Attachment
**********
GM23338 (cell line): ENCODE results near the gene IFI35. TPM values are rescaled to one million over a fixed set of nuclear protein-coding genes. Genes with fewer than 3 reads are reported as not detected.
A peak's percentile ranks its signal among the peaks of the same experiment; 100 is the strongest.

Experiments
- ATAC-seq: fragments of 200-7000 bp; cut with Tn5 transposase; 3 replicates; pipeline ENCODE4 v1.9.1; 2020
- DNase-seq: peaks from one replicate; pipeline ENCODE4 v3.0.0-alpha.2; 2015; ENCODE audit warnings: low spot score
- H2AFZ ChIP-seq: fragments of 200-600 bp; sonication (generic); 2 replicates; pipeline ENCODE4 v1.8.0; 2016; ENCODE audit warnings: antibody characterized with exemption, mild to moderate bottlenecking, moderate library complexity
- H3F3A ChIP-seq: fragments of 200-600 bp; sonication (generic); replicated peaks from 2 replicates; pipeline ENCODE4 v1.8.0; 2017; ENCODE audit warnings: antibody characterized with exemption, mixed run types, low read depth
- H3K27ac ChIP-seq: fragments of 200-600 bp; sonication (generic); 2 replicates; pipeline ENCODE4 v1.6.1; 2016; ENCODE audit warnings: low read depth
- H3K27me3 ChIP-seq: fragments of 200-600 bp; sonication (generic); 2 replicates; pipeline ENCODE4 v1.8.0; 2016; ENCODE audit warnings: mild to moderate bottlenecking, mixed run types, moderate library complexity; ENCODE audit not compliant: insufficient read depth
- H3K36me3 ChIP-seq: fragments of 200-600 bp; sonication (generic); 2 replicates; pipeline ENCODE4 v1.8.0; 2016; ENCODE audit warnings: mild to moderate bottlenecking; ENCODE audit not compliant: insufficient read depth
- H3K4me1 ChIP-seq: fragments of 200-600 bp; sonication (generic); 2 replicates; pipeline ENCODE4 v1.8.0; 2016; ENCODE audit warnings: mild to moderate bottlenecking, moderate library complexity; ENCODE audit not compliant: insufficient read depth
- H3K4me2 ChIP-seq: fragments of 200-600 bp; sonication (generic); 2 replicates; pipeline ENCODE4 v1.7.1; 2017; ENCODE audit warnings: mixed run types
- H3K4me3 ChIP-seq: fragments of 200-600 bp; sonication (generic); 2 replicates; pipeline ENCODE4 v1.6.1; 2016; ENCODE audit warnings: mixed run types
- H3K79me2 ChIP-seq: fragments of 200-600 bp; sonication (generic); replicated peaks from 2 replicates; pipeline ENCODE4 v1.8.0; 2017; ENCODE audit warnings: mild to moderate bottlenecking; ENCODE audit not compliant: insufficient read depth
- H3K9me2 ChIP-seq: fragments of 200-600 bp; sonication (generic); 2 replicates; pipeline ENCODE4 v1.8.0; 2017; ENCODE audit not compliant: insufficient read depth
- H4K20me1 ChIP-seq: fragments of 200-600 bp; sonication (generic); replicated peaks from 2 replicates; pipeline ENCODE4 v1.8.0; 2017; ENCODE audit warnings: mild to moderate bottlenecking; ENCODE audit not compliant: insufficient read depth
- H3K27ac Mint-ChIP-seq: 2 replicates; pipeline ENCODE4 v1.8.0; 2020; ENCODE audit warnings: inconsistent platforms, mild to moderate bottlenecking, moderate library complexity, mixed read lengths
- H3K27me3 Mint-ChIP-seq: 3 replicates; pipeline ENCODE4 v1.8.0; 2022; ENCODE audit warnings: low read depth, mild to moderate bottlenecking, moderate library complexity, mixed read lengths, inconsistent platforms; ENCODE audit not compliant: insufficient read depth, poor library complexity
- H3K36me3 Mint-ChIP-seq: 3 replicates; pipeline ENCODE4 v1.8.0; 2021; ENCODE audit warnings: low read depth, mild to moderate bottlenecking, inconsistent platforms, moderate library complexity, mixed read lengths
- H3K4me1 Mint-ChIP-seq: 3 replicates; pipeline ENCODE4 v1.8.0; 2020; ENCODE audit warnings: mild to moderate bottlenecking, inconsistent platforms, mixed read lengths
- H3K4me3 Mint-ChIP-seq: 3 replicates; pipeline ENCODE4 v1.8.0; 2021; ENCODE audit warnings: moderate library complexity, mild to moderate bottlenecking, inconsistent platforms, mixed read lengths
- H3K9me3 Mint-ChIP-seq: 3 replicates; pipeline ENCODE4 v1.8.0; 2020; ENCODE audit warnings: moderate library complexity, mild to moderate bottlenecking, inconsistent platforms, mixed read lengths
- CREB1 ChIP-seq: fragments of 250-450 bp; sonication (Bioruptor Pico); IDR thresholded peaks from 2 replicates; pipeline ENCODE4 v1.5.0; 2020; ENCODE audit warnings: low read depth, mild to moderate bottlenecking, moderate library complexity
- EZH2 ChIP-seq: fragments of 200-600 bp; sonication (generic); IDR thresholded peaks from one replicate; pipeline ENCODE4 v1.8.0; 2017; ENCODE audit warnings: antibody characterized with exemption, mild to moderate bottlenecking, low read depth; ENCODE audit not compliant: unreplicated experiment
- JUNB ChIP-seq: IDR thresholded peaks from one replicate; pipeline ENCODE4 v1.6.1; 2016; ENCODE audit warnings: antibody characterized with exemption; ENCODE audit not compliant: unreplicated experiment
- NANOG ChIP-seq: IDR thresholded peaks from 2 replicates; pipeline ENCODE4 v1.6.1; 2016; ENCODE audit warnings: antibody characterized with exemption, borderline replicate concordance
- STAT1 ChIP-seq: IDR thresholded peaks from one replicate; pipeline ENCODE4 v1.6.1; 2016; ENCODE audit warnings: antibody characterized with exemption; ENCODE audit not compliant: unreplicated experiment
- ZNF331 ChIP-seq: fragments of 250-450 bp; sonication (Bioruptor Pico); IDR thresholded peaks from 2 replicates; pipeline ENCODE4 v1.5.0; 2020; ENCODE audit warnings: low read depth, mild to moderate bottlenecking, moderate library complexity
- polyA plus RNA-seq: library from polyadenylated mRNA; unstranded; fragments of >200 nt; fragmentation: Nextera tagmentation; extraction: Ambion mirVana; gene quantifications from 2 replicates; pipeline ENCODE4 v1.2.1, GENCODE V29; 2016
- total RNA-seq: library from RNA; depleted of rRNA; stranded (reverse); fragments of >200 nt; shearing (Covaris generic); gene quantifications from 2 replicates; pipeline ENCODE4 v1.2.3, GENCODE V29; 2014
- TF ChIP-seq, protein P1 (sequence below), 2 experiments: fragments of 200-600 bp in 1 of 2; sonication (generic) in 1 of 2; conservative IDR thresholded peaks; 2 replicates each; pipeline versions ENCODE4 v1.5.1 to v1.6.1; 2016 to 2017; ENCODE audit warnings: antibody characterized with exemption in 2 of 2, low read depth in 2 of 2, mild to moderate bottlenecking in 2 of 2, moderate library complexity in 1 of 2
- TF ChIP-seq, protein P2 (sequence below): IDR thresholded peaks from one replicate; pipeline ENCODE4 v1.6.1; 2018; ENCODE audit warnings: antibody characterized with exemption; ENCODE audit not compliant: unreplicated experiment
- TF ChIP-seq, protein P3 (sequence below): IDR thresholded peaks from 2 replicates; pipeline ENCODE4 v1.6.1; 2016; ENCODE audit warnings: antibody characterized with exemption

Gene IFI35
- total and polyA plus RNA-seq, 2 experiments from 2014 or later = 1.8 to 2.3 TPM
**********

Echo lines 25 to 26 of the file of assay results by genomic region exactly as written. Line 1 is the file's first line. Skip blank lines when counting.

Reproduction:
- JUNB ChIP-seq: IDR thresholded peaks from one replicate; pipeline ENCODE4 v1.6.1; 2016; ENCODE audit warnings: antibody characterized with exemption; ENCODE audit not compliant: unreplicated experiment
- NANOG ChIP-seq: IDR thresholded peaks from 2 replicates; pipeline ENCODE4 v1.6.1; 2016; ENCODE audit warnings: antibody characterized with exemption, borderline replicate concordance